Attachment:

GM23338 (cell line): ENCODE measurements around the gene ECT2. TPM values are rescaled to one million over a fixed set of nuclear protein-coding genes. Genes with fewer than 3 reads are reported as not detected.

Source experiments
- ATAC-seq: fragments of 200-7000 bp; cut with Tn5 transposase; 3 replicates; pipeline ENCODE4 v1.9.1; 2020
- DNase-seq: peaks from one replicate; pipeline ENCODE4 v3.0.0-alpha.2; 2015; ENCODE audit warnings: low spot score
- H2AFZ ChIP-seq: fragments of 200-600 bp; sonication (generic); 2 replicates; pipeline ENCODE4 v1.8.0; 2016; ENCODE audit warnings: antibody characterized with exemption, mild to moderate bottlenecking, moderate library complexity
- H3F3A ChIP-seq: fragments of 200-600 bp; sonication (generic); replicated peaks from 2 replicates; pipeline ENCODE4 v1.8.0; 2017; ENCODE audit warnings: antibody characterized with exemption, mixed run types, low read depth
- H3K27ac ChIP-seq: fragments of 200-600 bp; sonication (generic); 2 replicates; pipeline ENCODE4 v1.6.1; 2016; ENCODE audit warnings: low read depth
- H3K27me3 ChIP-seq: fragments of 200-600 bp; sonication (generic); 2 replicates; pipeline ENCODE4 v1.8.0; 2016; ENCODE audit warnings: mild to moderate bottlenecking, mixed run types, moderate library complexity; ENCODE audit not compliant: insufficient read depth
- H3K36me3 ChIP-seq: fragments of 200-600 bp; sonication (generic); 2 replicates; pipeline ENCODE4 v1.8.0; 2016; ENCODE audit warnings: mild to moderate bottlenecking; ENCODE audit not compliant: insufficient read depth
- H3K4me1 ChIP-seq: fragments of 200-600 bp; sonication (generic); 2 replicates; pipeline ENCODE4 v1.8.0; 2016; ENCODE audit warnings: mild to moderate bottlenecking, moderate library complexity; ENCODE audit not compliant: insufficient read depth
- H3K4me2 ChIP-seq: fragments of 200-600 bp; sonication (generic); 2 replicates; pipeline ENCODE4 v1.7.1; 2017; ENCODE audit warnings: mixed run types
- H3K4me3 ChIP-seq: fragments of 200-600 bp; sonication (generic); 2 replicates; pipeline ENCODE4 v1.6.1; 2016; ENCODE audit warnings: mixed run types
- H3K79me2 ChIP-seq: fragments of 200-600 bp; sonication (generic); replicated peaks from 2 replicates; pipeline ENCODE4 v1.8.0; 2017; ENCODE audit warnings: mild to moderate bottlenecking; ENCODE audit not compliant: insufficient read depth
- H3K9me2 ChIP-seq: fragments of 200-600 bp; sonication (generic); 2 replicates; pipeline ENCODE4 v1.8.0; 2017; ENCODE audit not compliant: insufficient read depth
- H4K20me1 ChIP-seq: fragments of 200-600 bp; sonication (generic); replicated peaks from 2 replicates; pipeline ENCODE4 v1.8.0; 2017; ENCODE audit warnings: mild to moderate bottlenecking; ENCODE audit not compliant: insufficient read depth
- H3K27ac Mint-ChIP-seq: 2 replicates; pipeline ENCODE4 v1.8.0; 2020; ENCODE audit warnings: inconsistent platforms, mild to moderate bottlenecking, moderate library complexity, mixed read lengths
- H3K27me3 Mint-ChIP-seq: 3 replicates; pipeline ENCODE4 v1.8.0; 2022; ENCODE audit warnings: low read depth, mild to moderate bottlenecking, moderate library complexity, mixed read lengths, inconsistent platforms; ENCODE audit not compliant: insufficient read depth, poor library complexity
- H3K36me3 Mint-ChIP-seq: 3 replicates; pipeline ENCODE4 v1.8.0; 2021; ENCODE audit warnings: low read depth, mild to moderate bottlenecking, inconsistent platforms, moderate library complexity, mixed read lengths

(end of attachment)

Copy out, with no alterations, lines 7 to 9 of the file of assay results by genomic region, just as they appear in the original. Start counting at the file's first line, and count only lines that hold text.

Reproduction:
- H3K27ac ChIP-seq: fragments of 200-600 bp; sonication (generic); 2 replicates; pipeline ENCODE4 v1.6.1; 2016; ENCODE audit warnings: low read depth
- H3K27me3 ChIP-seq: fragments of 200-600 bp; sonication (generic); 2 replicates; pipeline ENCODE4 v1.8.0; 2016; ENCODE audit warnings: mild to moderate bottlenecking, mixed run types, moderate library complexity; ENCODE audit not compliant: insufficient read depth
- H3K36me3 ChIP-seq: fragments of 200-600 bp; sonication (generic); 2 replicates; pipeline ENCODE4 v1.8.0; 2016; ENCODE audit warnings: mild to moderate bottlenecking; ENCODE audit not compliant: insufficient read depth